Europeans tend to be favoured more than Americans in Korea, mostly because of the friction arising from the massive trade imbalance with the US in the late 1980s, but partly also from disagreement about the presence of the US military there.

Korean conglomerates are known as chaebols and were introduced by the Japanese during their occupation, as a copy of the Japanese keiretsu. Because of the long-standing antithesis between Korea and Japan, until 1997 it was illegal to import Japanese goods directly from Japan - they had to come via Hong Kong. Chaebols received preferential treatment in the 1960s and 1970s, with four super-chaebols - Hyundai, Samsung, Daewoo, and Lucky Goldstar Electronics - emerging. The top 30 chaebols account for about a third of manufacturing.

The Korean IT market is now well into post-crisis recovery. PC sales were 2.19 million units last year, a growth of 79 per cent over 1998, according to IDC. PCs typically cost consumers less than $800 in Korea, as a result of government intervention in late 1999. China saw sales of 4.9 million units or 26 per cent growth in the same period, and although this is impressive, Korean sales were more than 12 times greater per capita, although the potential of China as an IT market must in the long run be greater than that of Korea because the population is 25 times greater.

There were 15.34 million Internet users in Korea as of July 2000 - a higher proportion than in most western European countries, and an increase of 276 per cent in the period between February 1999 and February 2000, according to Korean government statistics. Unlimited ADSL Internet access can be had for around $20 month. A Korean claim to fame is that there are more Korean language content sites per capita than anywhere else in the world.

In what became known as the garlic war, Korea recently increased the duty on garlic imports from China from 30 percent to 515 per cent just as China was about to increase the duty on Korean steel and plastics. China responded by banning the import of Korean mobile phones. This was interpreted as a pre-emptive strike by Korea.

There was a 16 per cent increase in the ICT market this year, to $99 billion, according to the Ministry of Information & Communication. There has also been a 39 percent increase in the software market this year, with sales of $7.6 billion forecast.

As of July 2000, 27 million Koreans subscribed to a voice portal, as the argot for mobile phones goes, which is remarkable since there were just 6 million 18 months ago. In fact, more Koreans use (CDMA) mobile phones than traditional phones. Telephone exchanges are being replaced by Web call centres.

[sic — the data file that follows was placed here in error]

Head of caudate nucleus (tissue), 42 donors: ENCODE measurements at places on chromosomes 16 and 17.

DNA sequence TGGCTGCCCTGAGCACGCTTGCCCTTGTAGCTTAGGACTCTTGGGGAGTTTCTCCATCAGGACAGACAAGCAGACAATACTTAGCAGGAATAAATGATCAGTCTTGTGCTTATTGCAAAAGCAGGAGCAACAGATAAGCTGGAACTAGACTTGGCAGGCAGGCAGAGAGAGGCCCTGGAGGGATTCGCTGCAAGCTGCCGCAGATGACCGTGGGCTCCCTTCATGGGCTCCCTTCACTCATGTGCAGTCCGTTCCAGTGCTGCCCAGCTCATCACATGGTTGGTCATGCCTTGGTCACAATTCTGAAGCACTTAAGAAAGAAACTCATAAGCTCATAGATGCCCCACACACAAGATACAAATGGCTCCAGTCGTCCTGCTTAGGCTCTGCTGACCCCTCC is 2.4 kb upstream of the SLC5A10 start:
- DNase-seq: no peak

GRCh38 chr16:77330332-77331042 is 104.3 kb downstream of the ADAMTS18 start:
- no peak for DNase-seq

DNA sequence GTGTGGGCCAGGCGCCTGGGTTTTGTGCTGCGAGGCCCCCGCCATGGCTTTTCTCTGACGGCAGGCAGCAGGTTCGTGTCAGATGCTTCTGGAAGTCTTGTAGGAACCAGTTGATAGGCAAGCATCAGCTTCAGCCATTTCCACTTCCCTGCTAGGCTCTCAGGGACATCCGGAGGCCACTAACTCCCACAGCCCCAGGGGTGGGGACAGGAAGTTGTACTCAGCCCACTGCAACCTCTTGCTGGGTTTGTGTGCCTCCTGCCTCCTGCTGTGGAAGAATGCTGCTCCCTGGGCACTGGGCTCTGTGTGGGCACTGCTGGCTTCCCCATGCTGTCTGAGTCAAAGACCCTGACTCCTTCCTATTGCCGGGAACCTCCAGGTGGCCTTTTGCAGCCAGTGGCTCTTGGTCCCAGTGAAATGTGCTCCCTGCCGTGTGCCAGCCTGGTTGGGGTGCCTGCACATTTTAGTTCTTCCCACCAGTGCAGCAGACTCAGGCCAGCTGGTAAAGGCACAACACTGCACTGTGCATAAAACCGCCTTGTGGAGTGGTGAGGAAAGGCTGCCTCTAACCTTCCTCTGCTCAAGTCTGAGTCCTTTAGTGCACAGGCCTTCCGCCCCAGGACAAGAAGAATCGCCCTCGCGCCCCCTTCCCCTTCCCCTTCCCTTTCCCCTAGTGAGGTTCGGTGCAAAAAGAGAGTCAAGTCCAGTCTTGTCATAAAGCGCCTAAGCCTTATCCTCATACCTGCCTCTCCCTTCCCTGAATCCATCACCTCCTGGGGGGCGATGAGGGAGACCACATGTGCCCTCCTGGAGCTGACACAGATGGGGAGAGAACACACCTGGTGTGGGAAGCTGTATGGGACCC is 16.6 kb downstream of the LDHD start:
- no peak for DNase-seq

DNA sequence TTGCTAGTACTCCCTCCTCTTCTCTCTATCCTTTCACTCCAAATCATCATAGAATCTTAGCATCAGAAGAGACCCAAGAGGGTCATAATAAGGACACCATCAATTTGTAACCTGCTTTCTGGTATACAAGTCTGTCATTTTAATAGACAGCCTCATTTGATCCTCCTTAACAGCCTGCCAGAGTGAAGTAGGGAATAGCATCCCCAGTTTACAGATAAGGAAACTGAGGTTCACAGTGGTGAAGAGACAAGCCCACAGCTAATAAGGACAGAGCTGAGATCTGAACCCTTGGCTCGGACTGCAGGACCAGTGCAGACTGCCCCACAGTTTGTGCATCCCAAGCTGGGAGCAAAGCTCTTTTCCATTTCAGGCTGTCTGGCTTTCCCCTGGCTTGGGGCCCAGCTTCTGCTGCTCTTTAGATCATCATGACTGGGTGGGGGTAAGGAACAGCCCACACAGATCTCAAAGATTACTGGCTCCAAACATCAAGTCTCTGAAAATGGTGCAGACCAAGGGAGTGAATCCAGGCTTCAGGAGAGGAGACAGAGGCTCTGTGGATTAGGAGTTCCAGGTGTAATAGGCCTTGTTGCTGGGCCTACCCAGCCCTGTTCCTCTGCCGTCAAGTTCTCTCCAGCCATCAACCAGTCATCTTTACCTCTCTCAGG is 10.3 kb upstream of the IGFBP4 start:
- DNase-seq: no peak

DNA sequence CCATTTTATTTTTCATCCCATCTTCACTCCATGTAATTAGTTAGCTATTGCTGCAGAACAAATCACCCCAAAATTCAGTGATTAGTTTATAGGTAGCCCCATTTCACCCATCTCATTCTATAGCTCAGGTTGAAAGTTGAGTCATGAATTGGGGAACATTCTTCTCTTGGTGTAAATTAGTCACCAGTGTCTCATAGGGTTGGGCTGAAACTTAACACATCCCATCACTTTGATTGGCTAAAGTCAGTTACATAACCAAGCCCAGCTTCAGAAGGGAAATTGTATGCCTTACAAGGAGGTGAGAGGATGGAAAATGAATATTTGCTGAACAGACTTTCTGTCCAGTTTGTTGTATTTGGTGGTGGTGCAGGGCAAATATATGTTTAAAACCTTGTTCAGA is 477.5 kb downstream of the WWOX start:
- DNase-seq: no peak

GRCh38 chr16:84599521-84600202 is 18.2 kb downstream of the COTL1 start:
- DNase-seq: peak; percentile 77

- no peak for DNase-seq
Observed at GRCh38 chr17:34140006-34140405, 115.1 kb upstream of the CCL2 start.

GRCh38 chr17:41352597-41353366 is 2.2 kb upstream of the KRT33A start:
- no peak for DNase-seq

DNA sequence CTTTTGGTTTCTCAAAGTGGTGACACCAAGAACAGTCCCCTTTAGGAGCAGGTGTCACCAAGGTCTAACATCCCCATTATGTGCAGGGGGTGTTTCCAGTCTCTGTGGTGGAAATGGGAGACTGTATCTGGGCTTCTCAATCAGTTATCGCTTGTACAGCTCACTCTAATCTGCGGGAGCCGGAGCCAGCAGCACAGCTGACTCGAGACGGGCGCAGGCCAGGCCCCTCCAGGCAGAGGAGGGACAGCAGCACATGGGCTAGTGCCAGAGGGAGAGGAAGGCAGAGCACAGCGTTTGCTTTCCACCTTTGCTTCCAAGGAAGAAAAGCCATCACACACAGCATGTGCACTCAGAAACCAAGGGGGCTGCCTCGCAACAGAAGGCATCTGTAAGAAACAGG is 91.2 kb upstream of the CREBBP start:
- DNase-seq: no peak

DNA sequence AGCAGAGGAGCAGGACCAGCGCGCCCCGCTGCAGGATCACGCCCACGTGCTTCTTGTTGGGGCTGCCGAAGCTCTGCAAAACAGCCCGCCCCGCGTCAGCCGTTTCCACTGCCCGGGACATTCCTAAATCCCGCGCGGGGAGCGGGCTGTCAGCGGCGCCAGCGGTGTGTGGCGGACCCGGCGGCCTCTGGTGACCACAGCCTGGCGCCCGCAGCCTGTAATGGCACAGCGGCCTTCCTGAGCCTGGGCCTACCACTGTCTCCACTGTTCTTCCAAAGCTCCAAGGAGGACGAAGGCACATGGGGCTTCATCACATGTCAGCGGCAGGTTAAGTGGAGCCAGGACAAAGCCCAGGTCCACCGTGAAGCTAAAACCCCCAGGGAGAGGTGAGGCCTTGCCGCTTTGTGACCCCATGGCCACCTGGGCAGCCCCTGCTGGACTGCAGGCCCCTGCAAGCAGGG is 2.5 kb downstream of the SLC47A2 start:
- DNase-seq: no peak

So far as e-commerce in the Asia-Pacific region is concerned, according to the Boston Consulting Group Japan has double the 1999 Korean revenue of $720 million, with Australia being third with half the Korean total.

While Japan devotes itself to Pachinko - a kind of pinball game - for relaxation, Koreans have taken to Internet game shops: they are found everywhere, with anything from five to 100 or more PCs being networked.

Korean start-ups are reminiscent of the Silicon Valley scene a year or so ago. There is an area of Seoul known as Tehranro where thousands of small mostly companies have their offices and development centres. As in the west, the ambition is to get quoted on KOSDAQ, the local equivalent of NASDAQ. Venture capital money comes mostly from Asia and the US, although some money from the Irish Republic is creeping in. Much of the capital of course comes through the foreign-owned companies.

The Korean language is difficult and essentially unrelated to Chinese or Japanese: it belongs to the same group as Mongolian, Hungarian and Finnish. The Korean Hangul alphabet was developed in the 15th century. Because of the difficulty of the language, and with so few people speaking it, Korea is seeking a technological solution to translation that bodes well for automatic translation developments.

Quite separately, as a result of Korean demand for portals to a diverse range of services from stock trading to ticket reservations, there is a rapidly burgeoning market for speech recognition, text-to-speech and related technology. With Korea being amongst the world leaders in the integration of telephony and computing, it is not surprising that it is becoming a leading player in speech and language technology. This makes Lernout & Hauspie's position there very interesting. ®

Related Stories

The trouble with LearnHowTospeak Korean
L&H goes on Korean offensive against WSJ
The Reg visits Korea to assess L&H's sales


Similar topics


Send us news

Other stories you might like